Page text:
Mike Tyson, part III?

The first two parts in this trilogy were as gripping as any drama in recent boxing history. And the conclusion - assuming it happens - promises to be just as intriguing.Tyson, banned from boxing by the Nevada State Athletic Commission after biting off a portion of Evander Holyfield's ear last June 28 in Las Vegas, can apply for reinstatement beginning today.

Shelly Finkel, Tyson's adviser, said he will file the application with the commission sometime this month.

A few weeks after the filing, Tyson would have his hearing before the commission panel that banned him. If he gets approval - most believe that he will - he could be fighting again as soon as October. Most believe the public will be eager to pay good money - a lot of good money - to see it.

"He'll be bigger than ever. Wait and see," said Jay Larkin, head of Showtime sports, which has Tyson under contract.

Ironically, the most disgusting incident in recent boxing history might've been the best thing that could've happened to Tyson.

The fighter who devastated his opponents early in his career was mauled by Holyfield - a 25-1 underdog at one point - before the fight was stopped 47 seconds into the 11th round when they met for the first time on Nov. 9, 1996.

In their second bout, which demolished all records with 1.95 million pay-per-view buys, Tyson appeared to be on his way to a similar fate when . . . "I snapped," he said shortly afterward.

Tyson lost the fight but probably saved himself from losing his drawing power. Even if it's clear he's not the fighter he once was, he seems to have enhanced his very marketable image as a wild man.

"As twisted as this sounds, this rejuvenated his career again," said Teddy Atlas, Tyson's one-time trainer and one of his most vociferous critics. "It's just like jail (his three-year term for rape) rejuvenated his career.

"He was on his way to being over with, to getting knocked out again by Holyfield. Then he quit in a way that saved him. He could keep his image, his savage image. And as long as he has that, the mystique lives."

However, at 32, what does he have left in the ring?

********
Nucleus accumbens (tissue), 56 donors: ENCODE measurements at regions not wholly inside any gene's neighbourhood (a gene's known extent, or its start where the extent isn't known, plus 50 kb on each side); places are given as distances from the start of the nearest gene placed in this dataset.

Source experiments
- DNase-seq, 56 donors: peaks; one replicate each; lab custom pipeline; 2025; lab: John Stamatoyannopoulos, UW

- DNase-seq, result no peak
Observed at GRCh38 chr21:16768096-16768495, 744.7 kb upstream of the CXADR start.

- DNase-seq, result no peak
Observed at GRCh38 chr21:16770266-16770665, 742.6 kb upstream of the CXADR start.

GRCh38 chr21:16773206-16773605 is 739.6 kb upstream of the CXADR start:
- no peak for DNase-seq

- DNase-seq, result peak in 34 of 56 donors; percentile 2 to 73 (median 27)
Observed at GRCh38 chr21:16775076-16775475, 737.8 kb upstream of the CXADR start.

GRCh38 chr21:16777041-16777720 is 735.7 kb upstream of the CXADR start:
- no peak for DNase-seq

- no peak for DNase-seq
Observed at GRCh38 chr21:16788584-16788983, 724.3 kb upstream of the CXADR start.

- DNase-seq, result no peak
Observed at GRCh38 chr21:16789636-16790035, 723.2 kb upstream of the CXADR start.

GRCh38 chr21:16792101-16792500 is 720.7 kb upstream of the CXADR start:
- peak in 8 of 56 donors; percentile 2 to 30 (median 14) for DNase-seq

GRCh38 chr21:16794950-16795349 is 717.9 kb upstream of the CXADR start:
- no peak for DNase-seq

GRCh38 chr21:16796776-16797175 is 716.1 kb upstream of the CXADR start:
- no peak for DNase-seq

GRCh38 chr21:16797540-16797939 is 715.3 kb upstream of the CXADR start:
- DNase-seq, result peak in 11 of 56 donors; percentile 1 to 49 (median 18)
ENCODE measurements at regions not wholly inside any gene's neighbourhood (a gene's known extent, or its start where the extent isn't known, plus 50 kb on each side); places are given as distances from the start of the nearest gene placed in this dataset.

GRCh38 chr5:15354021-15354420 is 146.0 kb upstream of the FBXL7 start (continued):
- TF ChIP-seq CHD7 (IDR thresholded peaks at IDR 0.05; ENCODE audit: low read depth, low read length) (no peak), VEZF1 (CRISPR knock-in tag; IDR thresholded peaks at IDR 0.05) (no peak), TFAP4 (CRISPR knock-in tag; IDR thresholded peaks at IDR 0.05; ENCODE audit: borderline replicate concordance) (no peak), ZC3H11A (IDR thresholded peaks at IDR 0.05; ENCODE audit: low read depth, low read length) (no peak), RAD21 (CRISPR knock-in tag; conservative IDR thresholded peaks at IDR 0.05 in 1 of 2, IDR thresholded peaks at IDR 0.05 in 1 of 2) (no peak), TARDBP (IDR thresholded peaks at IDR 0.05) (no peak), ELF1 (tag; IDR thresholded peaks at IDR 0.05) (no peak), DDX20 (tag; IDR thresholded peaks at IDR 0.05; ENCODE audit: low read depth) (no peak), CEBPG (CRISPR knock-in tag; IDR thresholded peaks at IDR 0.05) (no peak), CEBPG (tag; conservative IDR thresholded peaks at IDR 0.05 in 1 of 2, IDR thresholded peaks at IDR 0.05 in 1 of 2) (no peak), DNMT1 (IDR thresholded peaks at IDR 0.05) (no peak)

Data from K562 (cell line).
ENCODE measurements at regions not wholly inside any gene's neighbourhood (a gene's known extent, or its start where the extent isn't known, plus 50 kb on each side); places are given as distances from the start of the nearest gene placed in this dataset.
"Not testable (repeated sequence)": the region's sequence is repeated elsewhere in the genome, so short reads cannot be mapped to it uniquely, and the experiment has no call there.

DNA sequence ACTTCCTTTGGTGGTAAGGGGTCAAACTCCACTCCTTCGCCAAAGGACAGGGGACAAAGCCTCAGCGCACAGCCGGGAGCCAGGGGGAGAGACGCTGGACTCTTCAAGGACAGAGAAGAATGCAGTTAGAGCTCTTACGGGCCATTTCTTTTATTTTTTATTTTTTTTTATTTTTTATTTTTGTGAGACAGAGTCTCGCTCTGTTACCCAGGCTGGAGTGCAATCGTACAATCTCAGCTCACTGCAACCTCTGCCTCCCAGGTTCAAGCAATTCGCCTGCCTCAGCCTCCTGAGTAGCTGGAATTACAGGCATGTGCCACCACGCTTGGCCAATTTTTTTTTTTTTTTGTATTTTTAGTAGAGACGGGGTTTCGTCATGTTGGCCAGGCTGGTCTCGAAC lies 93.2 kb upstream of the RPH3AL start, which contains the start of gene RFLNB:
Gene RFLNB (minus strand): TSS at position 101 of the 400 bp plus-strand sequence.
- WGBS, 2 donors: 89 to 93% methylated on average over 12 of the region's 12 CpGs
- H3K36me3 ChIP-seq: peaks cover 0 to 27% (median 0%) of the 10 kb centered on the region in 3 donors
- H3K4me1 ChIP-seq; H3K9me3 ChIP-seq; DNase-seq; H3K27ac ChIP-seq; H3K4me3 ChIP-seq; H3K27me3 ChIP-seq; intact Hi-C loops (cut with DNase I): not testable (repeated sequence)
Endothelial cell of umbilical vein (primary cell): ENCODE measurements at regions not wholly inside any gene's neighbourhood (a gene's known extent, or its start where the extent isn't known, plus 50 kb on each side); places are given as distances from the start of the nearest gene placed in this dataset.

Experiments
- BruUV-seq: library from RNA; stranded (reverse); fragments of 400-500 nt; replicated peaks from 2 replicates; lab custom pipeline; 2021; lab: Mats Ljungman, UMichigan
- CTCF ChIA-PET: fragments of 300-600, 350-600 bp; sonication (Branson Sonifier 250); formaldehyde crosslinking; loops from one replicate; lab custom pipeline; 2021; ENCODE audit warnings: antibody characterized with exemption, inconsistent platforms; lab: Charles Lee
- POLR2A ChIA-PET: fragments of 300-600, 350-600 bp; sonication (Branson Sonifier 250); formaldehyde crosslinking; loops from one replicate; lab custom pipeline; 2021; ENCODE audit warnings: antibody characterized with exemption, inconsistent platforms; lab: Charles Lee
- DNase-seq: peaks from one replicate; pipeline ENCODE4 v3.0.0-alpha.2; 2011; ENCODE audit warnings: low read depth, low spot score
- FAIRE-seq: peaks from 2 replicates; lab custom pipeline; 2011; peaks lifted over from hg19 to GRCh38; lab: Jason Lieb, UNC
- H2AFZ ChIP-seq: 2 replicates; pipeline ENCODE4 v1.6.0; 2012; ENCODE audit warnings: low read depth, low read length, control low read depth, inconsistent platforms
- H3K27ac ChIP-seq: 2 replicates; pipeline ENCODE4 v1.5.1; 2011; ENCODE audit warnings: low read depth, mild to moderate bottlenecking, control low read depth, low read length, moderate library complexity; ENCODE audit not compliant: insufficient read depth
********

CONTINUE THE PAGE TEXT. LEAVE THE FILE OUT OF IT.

Not much, according to most observers. Holyfield twice exposed Tyson for what he is. He has the speed and power of his youth, but he's small for a heavyweight - around 5-foot-10, 220 pounds - and his skills have deteriorated, as those of many brawlers seem to do prematurely.

Also, Tyson's primary weapon - intimidation - was lost on Holyfield and might now be lost on most other capable fighters.

"He'll never again be what he was," said respected trainer Emanuel Steward. "A big part of what he was was his aura of invincibility. That's gone now.

"It's going to be very difficult for him."

If he's reinstated, he'll likely face a marginal opponent in his first fight back and, perhaps early next year, could take on Holyfield one more time in what might be the most lucrative bout ever.

It doesn't seem likely the commission will spare him this fate.

In the year since the ear fight, Tyson appears to have done all the right things. Aside from a harmless romp in professional wrestling, he has kept a low profile.

He dumped the characters who handled his career since his release from prison - promoter Don King and co-managers John Horne and Rory Holloway, whom Tyson is suing on charges that they bilked him out of millions.

In addition to Finkel, he has hired record-business attorneys Jeff Wald and Irving Azoff to handle his business affairs. Tyson reportedly is trying to get into the music business.

He rejected offers to fight overseas, which presumably would've sabotaged any chance of reinstatement here.